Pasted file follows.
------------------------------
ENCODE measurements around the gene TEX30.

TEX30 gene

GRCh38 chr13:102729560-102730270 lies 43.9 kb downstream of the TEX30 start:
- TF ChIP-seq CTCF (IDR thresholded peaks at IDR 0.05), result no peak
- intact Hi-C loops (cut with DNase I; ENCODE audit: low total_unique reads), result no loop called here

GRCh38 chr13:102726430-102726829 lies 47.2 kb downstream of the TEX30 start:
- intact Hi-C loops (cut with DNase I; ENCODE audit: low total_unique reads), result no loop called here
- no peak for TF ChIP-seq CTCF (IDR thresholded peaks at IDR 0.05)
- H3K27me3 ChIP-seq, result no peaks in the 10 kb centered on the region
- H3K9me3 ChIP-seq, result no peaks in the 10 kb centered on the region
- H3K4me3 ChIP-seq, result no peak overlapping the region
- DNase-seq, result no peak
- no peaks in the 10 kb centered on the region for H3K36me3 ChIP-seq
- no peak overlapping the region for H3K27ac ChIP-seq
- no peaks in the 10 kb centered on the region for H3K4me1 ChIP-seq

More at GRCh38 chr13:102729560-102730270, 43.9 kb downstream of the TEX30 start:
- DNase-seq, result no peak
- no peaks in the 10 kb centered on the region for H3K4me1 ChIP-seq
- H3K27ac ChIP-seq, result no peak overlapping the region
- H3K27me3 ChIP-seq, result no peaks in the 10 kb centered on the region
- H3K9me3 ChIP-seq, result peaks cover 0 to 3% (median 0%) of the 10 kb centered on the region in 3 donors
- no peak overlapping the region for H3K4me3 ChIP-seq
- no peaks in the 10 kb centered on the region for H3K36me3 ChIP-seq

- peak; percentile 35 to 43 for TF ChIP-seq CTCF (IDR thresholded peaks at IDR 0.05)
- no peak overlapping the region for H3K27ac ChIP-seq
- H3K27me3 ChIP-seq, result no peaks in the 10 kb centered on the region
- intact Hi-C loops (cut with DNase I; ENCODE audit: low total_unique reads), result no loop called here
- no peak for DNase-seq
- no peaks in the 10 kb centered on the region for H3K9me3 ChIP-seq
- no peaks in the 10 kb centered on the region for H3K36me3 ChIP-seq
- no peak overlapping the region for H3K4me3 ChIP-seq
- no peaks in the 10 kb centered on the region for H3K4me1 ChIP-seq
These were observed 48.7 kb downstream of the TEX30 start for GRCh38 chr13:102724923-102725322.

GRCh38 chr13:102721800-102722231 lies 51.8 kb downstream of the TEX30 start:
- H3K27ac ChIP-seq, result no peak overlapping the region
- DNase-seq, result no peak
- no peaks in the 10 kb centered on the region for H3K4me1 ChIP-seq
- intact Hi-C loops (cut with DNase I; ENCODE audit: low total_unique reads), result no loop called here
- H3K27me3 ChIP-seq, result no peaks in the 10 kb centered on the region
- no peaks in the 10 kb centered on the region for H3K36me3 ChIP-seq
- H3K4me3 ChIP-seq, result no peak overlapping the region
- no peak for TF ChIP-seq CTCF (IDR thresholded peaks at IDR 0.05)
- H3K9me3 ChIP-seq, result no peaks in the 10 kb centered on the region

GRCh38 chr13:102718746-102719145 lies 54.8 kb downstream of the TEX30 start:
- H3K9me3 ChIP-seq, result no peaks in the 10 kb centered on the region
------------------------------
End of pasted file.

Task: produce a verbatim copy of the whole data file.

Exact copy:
ENCODE measurements around the gene TEX30.

TEX30 gene

GRCh38 chr13:102729560-102730270 lies 43.9 kb downstream of the TEX30 start:
- TF ChIP-seq CTCF (IDR thresholded peaks at IDR 0.05), result no peak
- intact Hi-C loops (cut with DNase I; ENCODE audit: low total_unique reads), result no loop called here

GRCh38 chr13:102726430-102726829 lies 47.2 kb downstream of the TEX30 start:
- intact Hi-C loops (cut with DNase I; ENCODE audit: low total_unique reads), result no loop called here
- no peak for TF ChIP-seq CTCF (IDR thresholded peaks at IDR 0.05)
- H3K27me3 ChIP-seq, result no peaks in the 10 kb centered on the region
- H3K9me3 ChIP-seq, result no peaks in the 10 kb centered on the region
- H3K4me3 ChIP-seq, result no peak overlapping the region
- DNase-seq, result no peak
- no peaks in the 10 kb centered on the region for H3K36me3 ChIP-seq
- no peak overlapping the region for H3K27ac ChIP-seq
- no peaks in the 10 kb centered on the region for H3K4me1 ChIP-seq

More at GRCh38 chr13:102729560-102730270, 43.9 kb downstream of the TEX30 start:
- DNase-seq, result no peak
- no peaks in the 10 kb centered on the region for H3K4me1 ChIP-seq
- H3K27ac ChIP-seq, result no peak overlapping the region
- H3K27me3 ChIP-seq, result no peaks in the 10 kb centered on the region
- H3K9me3 ChIP-seq, result peaks cover 0 to 3% (median 0%) of the 10 kb centered on the region in 3 donors
- no peak overlapping the region for H3K4me3 ChIP-seq
- no peaks in the 10 kb centered on the region for H3K36me3 ChIP-seq

- peak; percentile 35 to 43 for TF ChIP-seq CTCF (IDR thresholded peaks at IDR 0.05)
- no peak overlapping the region for H3K27ac ChIP-seq
- H3K27me3 ChIP-seq, result no peaks in the 10 kb centered on the region
- intact Hi-C loops (cut with DNase I; ENCODE audit: low total_unique reads), result no loop called here
- no peak for DNase-seq
- no peaks in the 10 kb centered on the region for H3K9me3 ChIP-seq
- no peaks in the 10 kb centered on the region for H3K36me3 ChIP-seq
- no peak overlapping the region for H3K4me3 ChIP-seq
- no peaks in the 10 kb centered on the region for H3K4me1 ChIP-seq
These were observed 48.7 kb downstream of the TEX30 start for GRCh38 chr13:102724923-102725322.

GRCh38 chr13:102721800-102722231 lies 51.8 kb downstream of the TEX30 start:
- H3K27ac ChIP-seq, result no peak overlapping the region
- DNase-seq, result no peak
- no peaks in the 10 kb centered on the region for H3K4me1 ChIP-seq
- intact Hi-C loops (cut with DNase I; ENCODE audit: low total_unique reads), result no loop called here
- H3K27me3 ChIP-seq, result no peaks in the 10 kb centered on the region
- no peaks in the 10 kb centered on the region for H3K36me3 ChIP-seq
- H3K4me3 ChIP-seq, result no peak overlapping the region
- no peak for TF ChIP-seq CTCF (IDR thresholded peaks at IDR 0.05)
- H3K9me3 ChIP-seq, result no peaks in the 10 kb centered on the region

GRCh38 chr13:102718746-102719145 lies 54.8 kb downstream of the TEX30 start:
- H3K9me3 ChIP-seq, result no peaks in the 10 kb centered on the region